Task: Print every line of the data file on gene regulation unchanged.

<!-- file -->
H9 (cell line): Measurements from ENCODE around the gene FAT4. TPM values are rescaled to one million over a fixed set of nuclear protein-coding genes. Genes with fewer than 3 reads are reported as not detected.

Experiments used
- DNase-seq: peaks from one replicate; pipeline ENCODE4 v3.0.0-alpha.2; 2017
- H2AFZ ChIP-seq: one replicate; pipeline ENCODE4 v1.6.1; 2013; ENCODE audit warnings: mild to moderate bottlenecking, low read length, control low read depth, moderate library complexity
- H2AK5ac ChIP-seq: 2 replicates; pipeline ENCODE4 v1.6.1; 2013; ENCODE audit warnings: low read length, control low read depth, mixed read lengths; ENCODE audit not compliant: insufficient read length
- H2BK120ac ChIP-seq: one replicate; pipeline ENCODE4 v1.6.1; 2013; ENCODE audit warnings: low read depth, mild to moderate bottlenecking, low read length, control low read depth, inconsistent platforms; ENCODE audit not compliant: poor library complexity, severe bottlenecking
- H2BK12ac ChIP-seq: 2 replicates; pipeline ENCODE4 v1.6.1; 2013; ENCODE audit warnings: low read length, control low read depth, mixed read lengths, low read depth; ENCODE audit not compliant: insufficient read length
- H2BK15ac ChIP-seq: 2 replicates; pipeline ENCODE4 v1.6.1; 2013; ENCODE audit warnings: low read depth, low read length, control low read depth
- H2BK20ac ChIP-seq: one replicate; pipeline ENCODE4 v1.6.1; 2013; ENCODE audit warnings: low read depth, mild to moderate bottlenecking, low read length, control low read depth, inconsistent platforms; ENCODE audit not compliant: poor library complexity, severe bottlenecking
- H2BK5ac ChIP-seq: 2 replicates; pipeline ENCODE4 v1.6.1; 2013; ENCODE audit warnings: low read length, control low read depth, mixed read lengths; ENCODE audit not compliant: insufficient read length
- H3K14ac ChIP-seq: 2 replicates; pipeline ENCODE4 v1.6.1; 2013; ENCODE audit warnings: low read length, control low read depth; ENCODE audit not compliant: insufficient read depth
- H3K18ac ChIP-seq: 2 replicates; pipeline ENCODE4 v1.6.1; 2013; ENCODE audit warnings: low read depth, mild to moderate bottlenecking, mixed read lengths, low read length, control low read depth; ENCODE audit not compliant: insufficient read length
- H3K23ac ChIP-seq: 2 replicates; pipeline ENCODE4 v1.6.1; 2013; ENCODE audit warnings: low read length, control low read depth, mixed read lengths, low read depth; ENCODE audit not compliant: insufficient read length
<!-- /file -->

H9 (cell line): Measurements from ENCODE around the gene FAT4. TPM values are rescaled to one million over a fixed set of nuclear protein-coding genes. Genes with fewer than 3 reads are reported as not detected.

Experiments used
- DNase-seq: peaks from one replicate; pipeline ENCODE4 v3.0.0-alpha.2; 2017
- H2AFZ ChIP-seq: one replicate; pipeline ENCODE4 v1.6.1; 2013; ENCODE audit warnings: mild to moderate bottlenecking, low read length, control low read depth, moderate library complexity
- H2AK5ac ChIP-seq: 2 replicates; pipeline ENCODE4 v1.6.1; 2013; ENCODE audit warnings: low read length, control low read depth, mixed read lengths; ENCODE audit not compliant: insufficient read length
- H2BK120ac ChIP-seq: one replicate; pipeline ENCODE4 v1.6.1; 2013; ENCODE audit warnings: low read depth, mild to moderate bottlenecking, low read length, control low read depth, inconsistent platforms; ENCODE audit not compliant: poor library complexity, severe bottlenecking
- H2BK12ac ChIP-seq: 2 replicates; pipeline ENCODE4 v1.6.1; 2013; ENCODE audit warnings: low read length, control low read depth, mixed read lengths, low read depth; ENCODE audit not compliant: insufficient read length
- H2BK15ac ChIP-seq: 2 replicates; pipeline ENCODE4 v1.6.1; 2013; ENCODE audit warnings: low read depth, low read length, control low read depth
- H2BK20ac ChIP-seq: one replicate; pipeline ENCODE4 v1.6.1; 2013; ENCODE audit warnings: low read depth, mild to moderate bottlenecking, low read length, control low read depth, inconsistent platforms; ENCODE audit not compliant: poor library complexity, severe bottlenecking
- H2BK5ac ChIP-seq: 2 replicates; pipeline ENCODE4 v1.6.1; 2013; ENCODE audit warnings: low read length, control low read depth, mixed read lengths; ENCODE audit not compliant: insufficient read length
- H3K14ac ChIP-seq: 2 replicates; pipeline ENCODE4 v1.6.1; 2013; ENCODE audit warnings: low read length, control low read depth; ENCODE audit not compliant: insufficient read depth
- H3K18ac ChIP-seq: 2 replicates; pipeline ENCODE4 v1.6.1; 2013; ENCODE audit warnings: low read depth, mild to moderate bottlenecking, mixed read lengths, low read length, control low read depth; ENCODE audit not compliant: insufficient read length
- H3K23ac ChIP-seq: 2 replicates; pipeline ENCODE4 v1.6.1; 2013; ENCODE audit warnings: low read length, control low read depth, mixed read lengths, low read depth; ENCODE audit not compliant: insufficient read length